Markets with ‘temporary’ stalls are common sight in most of the country. Some Market Squares which open frequently have now fairly rigid and semi-permanent structures to provide shelter to stalls and often the customers. The traditional wheel barrows with a light weight roof can still be seen where opening hours are limited and a swift removal to clear the streets is essential, but this mostly applies to fruit and vegetable like produce.


There are more and more specialist stalls serving a variety of food, electronic goods and even Barber shops. The frequent rain inevitably creates water pools in fabric roof and canopy structures and the sight of stall holders trying to use poles to push the water puddles often create sudden water falls on or near customers who are used to weave their way as seasoned market users.

I do not know who came up with the idea in Westminster City Council to ask Cedric Price to improve the streetscape and propose design for a flexible market stall in 1987, but it was a brilliant move. This is the kind of project Cedric Price would have welcomed as a real challenge as the end product had to be light-weight, secure, moveable and able to offer a flexible multi-functional combinations of use as well as offering shelter to the owners and the public being served.


Price came up with a steel framed hinged box on a wheeled structure which was self bracing in any position. The stall offered generous canopies on all four sides and were capable of operating in different combinations and linking with other stall canopies, to offer naturally ventilated covered walking and shopping areas. The taut canopies stopped flapping noises and avoided formation of water pools above walking and serving areas.

The ply panels were fixed to side of steel frame forming a back to the PVC polyester coated fabric in closed position and were also used for counter-tops.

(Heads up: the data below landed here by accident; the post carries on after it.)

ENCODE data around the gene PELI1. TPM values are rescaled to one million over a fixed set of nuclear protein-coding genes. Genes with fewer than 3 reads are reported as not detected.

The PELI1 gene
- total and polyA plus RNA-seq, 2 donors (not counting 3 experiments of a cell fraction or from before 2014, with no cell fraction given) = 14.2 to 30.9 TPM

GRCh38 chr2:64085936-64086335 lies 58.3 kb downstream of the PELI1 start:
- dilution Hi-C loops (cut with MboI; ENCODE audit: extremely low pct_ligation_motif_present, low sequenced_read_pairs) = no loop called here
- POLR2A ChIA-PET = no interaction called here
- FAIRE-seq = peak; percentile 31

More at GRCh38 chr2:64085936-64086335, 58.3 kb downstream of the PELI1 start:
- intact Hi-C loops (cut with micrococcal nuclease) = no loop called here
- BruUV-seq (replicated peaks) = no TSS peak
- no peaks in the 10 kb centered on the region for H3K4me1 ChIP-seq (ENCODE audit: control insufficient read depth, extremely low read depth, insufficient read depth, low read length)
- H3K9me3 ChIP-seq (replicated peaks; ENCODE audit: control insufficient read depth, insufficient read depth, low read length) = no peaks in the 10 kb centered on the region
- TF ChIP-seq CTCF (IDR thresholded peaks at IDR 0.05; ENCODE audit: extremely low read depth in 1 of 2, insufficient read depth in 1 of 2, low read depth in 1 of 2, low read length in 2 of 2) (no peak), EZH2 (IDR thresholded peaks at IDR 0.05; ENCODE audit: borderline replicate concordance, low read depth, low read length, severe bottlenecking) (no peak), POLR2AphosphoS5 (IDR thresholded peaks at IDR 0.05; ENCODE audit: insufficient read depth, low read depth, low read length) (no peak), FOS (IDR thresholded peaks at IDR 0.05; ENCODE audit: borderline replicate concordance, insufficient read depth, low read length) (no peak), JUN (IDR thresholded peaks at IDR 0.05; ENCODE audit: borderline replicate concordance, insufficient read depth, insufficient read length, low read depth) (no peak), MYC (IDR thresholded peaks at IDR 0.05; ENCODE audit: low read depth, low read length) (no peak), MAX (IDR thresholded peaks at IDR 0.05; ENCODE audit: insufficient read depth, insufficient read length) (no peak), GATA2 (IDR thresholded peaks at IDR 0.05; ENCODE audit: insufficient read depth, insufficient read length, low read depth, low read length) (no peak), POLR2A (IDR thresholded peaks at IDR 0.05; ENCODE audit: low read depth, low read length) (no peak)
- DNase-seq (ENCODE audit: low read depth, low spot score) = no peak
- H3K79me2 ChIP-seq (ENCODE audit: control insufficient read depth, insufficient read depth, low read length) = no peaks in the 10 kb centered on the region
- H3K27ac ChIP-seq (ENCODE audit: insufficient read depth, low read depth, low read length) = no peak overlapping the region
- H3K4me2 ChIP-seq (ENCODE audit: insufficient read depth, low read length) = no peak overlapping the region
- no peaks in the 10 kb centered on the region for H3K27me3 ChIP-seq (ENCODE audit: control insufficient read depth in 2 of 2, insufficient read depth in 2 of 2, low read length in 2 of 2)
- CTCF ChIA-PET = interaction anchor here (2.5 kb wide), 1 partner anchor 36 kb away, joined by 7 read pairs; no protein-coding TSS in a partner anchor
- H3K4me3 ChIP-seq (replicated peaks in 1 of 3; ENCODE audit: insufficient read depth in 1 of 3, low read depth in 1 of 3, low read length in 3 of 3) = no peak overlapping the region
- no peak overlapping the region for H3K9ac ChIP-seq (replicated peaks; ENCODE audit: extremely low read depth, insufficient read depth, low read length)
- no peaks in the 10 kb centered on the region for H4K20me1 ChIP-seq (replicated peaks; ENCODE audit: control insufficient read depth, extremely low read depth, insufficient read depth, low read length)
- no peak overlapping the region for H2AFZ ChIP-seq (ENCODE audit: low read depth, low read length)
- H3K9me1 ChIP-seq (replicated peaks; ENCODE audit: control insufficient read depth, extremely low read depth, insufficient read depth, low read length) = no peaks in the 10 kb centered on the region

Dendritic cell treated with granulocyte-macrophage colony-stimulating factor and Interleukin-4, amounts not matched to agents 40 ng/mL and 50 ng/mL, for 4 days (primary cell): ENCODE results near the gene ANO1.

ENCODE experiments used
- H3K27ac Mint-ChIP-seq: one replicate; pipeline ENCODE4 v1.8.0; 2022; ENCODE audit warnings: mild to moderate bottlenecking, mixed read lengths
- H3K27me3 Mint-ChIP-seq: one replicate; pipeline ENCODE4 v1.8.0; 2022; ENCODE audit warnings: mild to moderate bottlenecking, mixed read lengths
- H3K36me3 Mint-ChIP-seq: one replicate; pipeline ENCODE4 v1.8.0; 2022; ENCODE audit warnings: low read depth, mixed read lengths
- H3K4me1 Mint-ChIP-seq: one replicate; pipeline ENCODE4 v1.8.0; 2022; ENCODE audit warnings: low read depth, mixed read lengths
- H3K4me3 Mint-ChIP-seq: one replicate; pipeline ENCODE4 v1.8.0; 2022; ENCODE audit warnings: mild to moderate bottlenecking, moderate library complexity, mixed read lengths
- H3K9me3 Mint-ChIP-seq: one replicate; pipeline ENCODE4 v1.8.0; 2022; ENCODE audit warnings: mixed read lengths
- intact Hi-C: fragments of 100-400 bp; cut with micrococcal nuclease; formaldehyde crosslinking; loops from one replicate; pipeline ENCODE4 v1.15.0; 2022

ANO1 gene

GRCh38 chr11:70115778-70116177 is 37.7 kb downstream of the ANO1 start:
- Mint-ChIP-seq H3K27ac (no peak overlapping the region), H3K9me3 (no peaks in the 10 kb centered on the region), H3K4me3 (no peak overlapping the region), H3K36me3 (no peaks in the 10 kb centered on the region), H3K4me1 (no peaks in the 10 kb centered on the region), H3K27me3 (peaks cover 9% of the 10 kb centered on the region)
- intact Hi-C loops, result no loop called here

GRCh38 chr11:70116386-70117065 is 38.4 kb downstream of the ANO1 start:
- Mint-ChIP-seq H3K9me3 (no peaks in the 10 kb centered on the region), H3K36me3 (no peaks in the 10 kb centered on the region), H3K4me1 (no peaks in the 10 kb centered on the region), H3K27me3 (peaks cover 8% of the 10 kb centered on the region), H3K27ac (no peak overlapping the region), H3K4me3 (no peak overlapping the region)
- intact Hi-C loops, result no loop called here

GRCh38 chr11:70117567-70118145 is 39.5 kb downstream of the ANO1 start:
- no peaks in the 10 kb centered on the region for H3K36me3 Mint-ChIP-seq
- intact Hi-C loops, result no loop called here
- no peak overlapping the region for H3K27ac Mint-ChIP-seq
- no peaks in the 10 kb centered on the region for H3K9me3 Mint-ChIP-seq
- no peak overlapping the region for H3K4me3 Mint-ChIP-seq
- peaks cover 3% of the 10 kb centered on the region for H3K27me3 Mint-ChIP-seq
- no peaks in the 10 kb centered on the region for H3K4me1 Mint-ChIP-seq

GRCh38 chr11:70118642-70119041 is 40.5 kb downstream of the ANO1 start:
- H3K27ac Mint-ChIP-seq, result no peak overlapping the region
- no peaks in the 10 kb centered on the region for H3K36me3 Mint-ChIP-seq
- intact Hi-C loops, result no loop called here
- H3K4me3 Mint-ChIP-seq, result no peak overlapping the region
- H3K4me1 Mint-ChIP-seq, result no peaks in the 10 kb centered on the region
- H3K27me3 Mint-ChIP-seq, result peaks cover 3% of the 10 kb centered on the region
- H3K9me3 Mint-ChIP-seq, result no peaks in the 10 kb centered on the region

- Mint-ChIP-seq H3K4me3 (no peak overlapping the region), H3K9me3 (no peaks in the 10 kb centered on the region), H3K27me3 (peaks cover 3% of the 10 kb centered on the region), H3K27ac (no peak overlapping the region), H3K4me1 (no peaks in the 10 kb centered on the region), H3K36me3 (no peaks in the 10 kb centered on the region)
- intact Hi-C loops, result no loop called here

The stalls were able to be folded down locked up and towed away quickly and easily.

Apart from the proto-type shown in AJ it is not known if more of these stalls were ever built and used.

Information and stall photos attributed to an article by Susan Dawson published in AJ 5th September 1996.

I would like to draw your attention to a fairly low key social housing scheme, designed in mid 60s by Fredrick MacManus & Partners for Westminster City Council. I consider it as an important and successful urban renewal scheme of its time, which was very cleverly slotted in existing 18th century pattern of streets and with out any ‘gimmicks’, got on with the job of providing high density practical housing with  ‘Rossi-like’ dignity.


I feel intelligent hands of Michael Gold, a member of the design team, are evident in the design process. The underground car parking under the housing and commercial blocks slots in comfortably and appears to work well (although I have no direct proof of this) and fits in the street pattern successfully. To see enlarged plans see this link;

The 6 storey housing rectangular block has a calm private defensible green space in the middle, reflecting other squares in this area. The adjacent triangular block consists of commercial accommodation responding to the street demands.

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It seems a pity that new windows and cladding has undermined the original simplicity of the residential block like umpteen other recent ‘improvements’.

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The diagrams and the following quotation are taken from AD of Sept 1967.

“The building reflects an awareness of its context in its scale and in the way the accommodation has been organized to make a place particular to the dwellings around it. It also contains the implication that it is possible to revalidate areas within the existing street framework, with new buildings which generate active relationship with what exists.”

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